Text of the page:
Port Louis - The Capital of Mauritius
Port Louis the Capital of Mauritius
The Capital of Mauritius, Port-Louis is rich in yesterday’s treasures merging beautifully with our present.
Are you ready to discover the past and the present of Mauritius in the same city? Then, dig in and read this short guide about Port Louis and when visiting our beautiful island, make sure to along the city’s various French and British streets and unveil the history of this bustling city.
Port Louis – City Overview
Port Louis is the capital and also the economic centre-point of our paradise island, Mauritius.
It is the largest city of the island with approximately 200,000 inhabitants.
The city of Port Louis is home to the biggest harbor of Mauritius (the Port Louis Harbor), and is where large businesses and little trades co-exist together, all this forms the unique atmosphere of Port Louis.
From a Colony to a City
The history of Port Louis first starts at the eighteenth century when the French took possession of the island. As a tribute for their King, Louis XV, the French settlers named the region as “Port North- West” and with time, it was renamed as “Port Louis”.
Under the French colonization when Mauritius was known as “Ile de France”. The French governor at that time, Mahé de Labourdonnais contributed enormously to the development and growth of the city. The governor put emphasis both on the architecture and economics.
Since Port Louis was well protected from the strong winds by the Moka Mountain Range, Port Louis was thus chosen as the fort and main harbor of the island. Following this, Port Louis undertook important changes to become the trading center of Mauritius and the main naval base.
Today, with its free trading zone and big harbor, Port Louis had developed into a fiscal paradise and is a real hive for trades, banks and enterprises. Most big businesses operate in Port Louis and hence it has developed a high business culture. Therefore many Mauritians from the suburbs and nearby villages have to come to work in the capital daily which makes Port Louis the busiest city in Mauritius.
With its daily heavy traffic, humidity and heat, Port Louis is not the ideal city to live in and to spend your holiday, but definitely worth the visit to have a glimpse of the Mauritian culture.
Moreover, you will also see the ancient architecture of basaltic rocks which the French and the British has left as a legacy of their colonization.
Next to these ancient buildings, you will see new modern skyscrapers which show that rapid development of Mauritius as one of the fastest developing countries in Africa.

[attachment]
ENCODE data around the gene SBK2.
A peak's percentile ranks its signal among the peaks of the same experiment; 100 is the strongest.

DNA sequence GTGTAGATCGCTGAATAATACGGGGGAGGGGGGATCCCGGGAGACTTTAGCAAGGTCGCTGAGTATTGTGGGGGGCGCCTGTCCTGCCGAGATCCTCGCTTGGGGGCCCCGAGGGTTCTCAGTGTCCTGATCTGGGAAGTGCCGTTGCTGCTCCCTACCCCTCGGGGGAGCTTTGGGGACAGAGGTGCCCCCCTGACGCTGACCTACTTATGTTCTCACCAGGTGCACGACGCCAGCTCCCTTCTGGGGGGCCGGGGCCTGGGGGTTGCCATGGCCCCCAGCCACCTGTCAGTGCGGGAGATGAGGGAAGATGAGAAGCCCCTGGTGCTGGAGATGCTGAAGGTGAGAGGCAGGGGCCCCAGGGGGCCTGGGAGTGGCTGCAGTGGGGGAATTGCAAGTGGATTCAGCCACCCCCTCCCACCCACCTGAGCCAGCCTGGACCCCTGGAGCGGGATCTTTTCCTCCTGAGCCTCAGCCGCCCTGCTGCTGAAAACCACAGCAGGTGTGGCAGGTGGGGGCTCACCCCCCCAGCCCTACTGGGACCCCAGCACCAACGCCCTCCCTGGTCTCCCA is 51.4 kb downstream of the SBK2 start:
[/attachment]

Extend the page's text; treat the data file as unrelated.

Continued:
The past and the present of Mauritius in the same city is a beautiful and interesting sight worth the visit!
Port Louis Harbour
Situated in Port Louis, the port of the capital is the unique commercial harbour of Mauritius. Well protected and sheltered from the South East Trade Winds by the Mountain ranges, the port is a deep harbor.
Strategically located in the Indian Ocean along the shipping routes linking Africa, Asia, Europe and Asia, the harbor occupies a fundamental role in the Mauritian economy by managing almost ninety nine percent of the overall volume of our external trade.
Over the years, the harbor has been converted as Mauritius’s economic pillar, with major changes with the introduction of modern port facilities, dynamic Freeport, excellent port based facilities, impressive waterfront developments.
Opposite Port Louis harbour, there is a large commercial zone which has quickly expanded with its offices, banks and the Caudan Waterfront. Le Caudan Waterfront is a large tourist and commercial complex of three buildings, one of which is a luxury hotel, Le Labourdonnais.
Guided visit of Port Louis
Inside the capital, you will be overwhelmed by the intense activity that prevails; across the boulevards and along the streets, you will come across a lot of motorcycles, cars and buses. The Mauritian culture is present; women dressed in the latest fashion or in their traditional sarees, veiled Muslim women, men and children each one dressed in their own style.
The streets are usually very crowded and you will have to push through the crowd to clear a way for yourself, especially near the market place, especially when there are hawkers on both sides of the road.
Another place to visit is the Port Louis central market (a heritage-protected hall) – the market is a fun place to visit and the ideal place to find many local made products, textiles, Mauritian spices, fruits, vegetables and many souvenirs for very cheap prices.
During the visit, you will find yourself in the middle of a swarm of tanned faces, bent over the different stalls to touch, assess and bargain. The local merchants will try to attract your attention and call you out to boast about the freshness of their vegetables, fruits, local products, or to convince you about the merits of their herbal tea or the medicinal plants.
This is also where one will find Indian incense perfumes the Malagasy materials, colorful attractive beach pareos flirt with the saris , “Made in Mauritius” T-shirts, hats, and musical instruments such as the “triangle”, “ravanne” enhance the Mauritian Sega.
You will also have the opportunity to find tourist souvenirs, such as wood sculptures, masks, scale model boats, beautifully coloured baskets and jewellery.
The city of Port Louis has its own charm.
You are sure to find someone who will always help you find your way patiently (sometimes better than trying to read confusing or incorrect maps).
The Mauritians are always ready to help and friendly.
Moreover, make sure to try one of the various local snacks which are offered almost everywhere in the Capital. Do try the pastries which are stuffed with vegetables, Samosas, gateaux piments (chilli cakes), dholl puris (pancakes accompanied by curry sauce) or fried noodles, boulettes, halim, the chicken tikkas, biryani and kebabs which are delicious, a taste of the typical Mauritian cuisine; a blend of the different cultures of Mauritius.
Near the main market (popularly known as Bazaar), in “La Corderie” Street, you will find a large variety of stores selling cloth where heaps of fabrics; cotton, silk, and with colourful designs, are stretched out, folded and piled.